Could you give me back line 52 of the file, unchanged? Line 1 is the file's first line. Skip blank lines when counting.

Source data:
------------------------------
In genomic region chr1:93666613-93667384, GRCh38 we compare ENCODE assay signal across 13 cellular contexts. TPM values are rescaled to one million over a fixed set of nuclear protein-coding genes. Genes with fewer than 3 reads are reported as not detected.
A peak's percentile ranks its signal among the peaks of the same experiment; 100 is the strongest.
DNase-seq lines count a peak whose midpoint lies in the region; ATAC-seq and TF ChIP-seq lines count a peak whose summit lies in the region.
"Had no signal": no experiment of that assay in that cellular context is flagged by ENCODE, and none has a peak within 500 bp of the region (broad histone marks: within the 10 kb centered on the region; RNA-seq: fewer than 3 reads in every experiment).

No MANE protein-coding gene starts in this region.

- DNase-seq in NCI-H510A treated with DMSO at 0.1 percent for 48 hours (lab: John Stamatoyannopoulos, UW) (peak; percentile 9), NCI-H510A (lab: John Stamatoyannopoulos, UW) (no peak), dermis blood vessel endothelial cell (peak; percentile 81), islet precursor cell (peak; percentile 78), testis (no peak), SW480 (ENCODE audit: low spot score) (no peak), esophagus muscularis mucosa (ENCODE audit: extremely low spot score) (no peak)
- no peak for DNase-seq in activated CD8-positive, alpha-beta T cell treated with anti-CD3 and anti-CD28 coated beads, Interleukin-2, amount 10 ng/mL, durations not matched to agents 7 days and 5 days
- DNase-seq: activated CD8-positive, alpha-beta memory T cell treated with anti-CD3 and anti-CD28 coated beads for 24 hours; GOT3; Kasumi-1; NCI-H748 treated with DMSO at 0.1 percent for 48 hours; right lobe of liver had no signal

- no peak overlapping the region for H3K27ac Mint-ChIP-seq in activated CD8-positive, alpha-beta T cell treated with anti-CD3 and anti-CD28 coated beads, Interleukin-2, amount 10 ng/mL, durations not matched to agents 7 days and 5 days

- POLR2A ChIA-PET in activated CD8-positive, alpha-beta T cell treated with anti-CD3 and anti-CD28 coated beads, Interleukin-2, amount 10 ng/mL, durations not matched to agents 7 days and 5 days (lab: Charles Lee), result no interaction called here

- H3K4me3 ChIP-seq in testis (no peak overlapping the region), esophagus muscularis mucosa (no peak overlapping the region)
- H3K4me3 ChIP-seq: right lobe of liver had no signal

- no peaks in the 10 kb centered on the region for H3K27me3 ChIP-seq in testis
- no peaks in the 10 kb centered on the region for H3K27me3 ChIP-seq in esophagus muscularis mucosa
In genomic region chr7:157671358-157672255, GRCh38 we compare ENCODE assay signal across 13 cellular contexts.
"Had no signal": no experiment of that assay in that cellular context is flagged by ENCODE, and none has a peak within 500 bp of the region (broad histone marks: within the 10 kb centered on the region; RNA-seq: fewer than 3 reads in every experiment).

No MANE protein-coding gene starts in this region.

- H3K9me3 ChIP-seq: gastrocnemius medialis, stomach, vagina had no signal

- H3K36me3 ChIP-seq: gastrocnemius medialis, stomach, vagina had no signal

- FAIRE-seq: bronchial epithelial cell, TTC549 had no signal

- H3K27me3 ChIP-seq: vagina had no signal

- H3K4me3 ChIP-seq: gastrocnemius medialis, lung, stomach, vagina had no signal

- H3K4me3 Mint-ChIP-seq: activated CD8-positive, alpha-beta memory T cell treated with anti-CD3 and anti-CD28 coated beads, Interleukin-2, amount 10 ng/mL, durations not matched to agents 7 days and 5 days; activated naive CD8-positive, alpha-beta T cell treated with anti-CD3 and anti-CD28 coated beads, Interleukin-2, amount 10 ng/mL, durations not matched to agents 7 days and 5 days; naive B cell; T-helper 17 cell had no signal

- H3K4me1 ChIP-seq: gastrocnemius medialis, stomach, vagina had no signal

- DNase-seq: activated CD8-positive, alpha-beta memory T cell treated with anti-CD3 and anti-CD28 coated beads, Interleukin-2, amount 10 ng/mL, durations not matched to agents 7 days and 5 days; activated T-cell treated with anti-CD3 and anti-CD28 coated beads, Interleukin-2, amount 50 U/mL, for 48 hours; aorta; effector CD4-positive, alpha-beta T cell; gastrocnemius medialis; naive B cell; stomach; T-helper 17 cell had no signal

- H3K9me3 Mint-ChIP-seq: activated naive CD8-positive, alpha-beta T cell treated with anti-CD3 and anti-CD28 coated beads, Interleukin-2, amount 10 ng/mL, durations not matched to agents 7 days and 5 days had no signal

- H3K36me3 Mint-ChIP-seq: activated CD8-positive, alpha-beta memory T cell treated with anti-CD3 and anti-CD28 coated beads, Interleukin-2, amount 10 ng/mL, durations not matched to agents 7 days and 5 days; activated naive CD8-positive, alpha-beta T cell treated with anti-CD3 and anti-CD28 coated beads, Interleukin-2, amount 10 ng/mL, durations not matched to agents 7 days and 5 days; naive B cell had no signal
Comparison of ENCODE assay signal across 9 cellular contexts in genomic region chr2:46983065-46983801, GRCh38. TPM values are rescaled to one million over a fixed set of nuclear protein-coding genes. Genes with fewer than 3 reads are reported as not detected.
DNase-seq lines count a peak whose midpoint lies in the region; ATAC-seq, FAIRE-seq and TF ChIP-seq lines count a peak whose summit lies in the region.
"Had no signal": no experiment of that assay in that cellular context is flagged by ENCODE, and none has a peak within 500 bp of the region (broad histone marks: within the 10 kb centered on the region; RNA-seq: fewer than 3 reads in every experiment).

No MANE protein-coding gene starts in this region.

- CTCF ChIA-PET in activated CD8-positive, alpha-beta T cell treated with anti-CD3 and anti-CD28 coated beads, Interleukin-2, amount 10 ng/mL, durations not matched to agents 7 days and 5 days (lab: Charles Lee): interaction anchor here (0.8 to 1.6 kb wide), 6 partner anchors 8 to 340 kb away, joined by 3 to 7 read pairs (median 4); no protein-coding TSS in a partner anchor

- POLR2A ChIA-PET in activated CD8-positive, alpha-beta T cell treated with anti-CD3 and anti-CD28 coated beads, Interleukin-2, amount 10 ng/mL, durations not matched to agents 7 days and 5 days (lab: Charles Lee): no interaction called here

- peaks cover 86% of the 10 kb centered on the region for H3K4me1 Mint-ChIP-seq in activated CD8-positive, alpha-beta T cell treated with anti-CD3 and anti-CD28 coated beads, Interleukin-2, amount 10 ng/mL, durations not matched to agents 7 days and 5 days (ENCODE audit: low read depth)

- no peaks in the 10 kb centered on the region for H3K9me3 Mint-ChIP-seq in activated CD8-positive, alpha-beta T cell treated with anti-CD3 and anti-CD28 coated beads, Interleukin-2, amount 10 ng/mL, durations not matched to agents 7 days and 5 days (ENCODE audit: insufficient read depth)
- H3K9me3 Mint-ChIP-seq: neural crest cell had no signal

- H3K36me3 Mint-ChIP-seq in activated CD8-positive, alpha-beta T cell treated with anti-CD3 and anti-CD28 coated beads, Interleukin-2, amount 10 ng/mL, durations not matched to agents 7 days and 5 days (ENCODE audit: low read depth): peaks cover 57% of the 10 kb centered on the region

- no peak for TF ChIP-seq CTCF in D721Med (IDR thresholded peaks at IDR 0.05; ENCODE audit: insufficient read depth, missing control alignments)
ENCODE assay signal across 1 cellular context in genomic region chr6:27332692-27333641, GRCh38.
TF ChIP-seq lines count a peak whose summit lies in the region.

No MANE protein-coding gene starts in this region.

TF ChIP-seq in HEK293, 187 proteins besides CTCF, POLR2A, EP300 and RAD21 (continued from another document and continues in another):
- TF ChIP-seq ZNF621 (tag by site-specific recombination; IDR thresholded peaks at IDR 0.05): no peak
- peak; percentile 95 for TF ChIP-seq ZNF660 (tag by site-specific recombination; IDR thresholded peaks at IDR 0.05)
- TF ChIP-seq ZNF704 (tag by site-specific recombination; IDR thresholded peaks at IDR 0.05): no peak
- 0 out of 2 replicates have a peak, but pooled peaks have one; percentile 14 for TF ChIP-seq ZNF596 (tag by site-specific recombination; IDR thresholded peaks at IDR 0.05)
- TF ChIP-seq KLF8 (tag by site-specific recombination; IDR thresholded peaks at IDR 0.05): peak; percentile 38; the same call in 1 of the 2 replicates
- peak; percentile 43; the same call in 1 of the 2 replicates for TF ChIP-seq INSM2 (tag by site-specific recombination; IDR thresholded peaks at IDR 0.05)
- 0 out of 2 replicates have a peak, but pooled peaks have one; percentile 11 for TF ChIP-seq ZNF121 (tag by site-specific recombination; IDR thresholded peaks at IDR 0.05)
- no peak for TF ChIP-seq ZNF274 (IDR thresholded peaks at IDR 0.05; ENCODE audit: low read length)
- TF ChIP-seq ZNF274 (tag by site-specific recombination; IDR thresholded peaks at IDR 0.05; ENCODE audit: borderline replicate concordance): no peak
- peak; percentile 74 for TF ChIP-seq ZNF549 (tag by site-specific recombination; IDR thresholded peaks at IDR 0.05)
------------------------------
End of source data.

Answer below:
- peak; percentile 74 for TF ChIP-seq ZNF549 (tag by site-specific recombination; IDR thresholded peaks at IDR 0.05)